Ask the BCAT Faculty: Quit Smoking Now and Lower Your Risk of Dementia
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Question

I recently attended a presentation on the new ENRICH® program.  I was very much impressed with this unique approach to lowering the risk of dementia.  I understand that there are six brain-heathy behaviors that the program emphasizes, and that one of them pertains to smoking.  My older patients often ask me if smoking cessation matters given their age and life expectancy.  Can you comment on benefits of smoking cessation for older adults?  I guess I am looking for talking points to encourage them to quit.  Thank you!

Melanie

Internal medicine physician, Maryland

BCAT Faculty Response

Thank you for your question Melanie.  There are a number of reasons why smoking is a risk factor for dementia. Generally speaking, the link between smoking, heart disease, and dementia is quite clear.  Smoking cessation for adults and older adults is a health priority, and an important step toward reducing dementia risk.  Unfortunately, many people, including smokers and their families, have a passive approach to smoking cessation in older adults.  They may say, why bother?  Hasn’t the damage been done?  You can improve your health and dementia risk when you stop smoking, even in advanced age and after decades of smoking. The Centers for Disease Control (CDC) has put together a very useful publication called, Within 20 Minutes of QuittingHere are some talking points for your patients the CDC reports, and they may surprise you.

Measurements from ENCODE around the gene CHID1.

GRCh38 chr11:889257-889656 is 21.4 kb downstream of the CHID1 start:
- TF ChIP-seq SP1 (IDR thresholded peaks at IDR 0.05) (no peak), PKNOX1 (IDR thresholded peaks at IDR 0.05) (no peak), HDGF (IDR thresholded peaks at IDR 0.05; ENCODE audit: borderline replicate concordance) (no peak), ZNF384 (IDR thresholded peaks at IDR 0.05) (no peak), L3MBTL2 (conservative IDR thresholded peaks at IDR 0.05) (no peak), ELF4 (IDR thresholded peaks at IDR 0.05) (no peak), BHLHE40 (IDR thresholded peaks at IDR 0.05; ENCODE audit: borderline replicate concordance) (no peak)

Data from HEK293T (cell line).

Within 20 minutes after you smoke that last cigarette, your body begins a series of changes that continue for years. Here are some of them:

  • 20 minutes after quitting, your heart rate drops.
  • 12 hours after quitting, carbon monoxide levels in your blood drop to normal.
  • 2 weeks to 3 months after quitting, your heart attack risk begins to drop, and your lung function begins to improve.
  • 1 to 9 months after quitting, your coughing and shortness of breath decrease.
  • 1 year after quitting, your added risk of coronary heart disease is half that of a smoker’s.
  • 15 years after quitting, your risk of coronary heart disease is back to that of a nonsmoker’s.

We hope you find this information helpful.  As a reminder, the ENRICH® program website should be up and running by January 23, 2017!  Check it out at www.enrichvisits.com to find out how to lower dementia risk.

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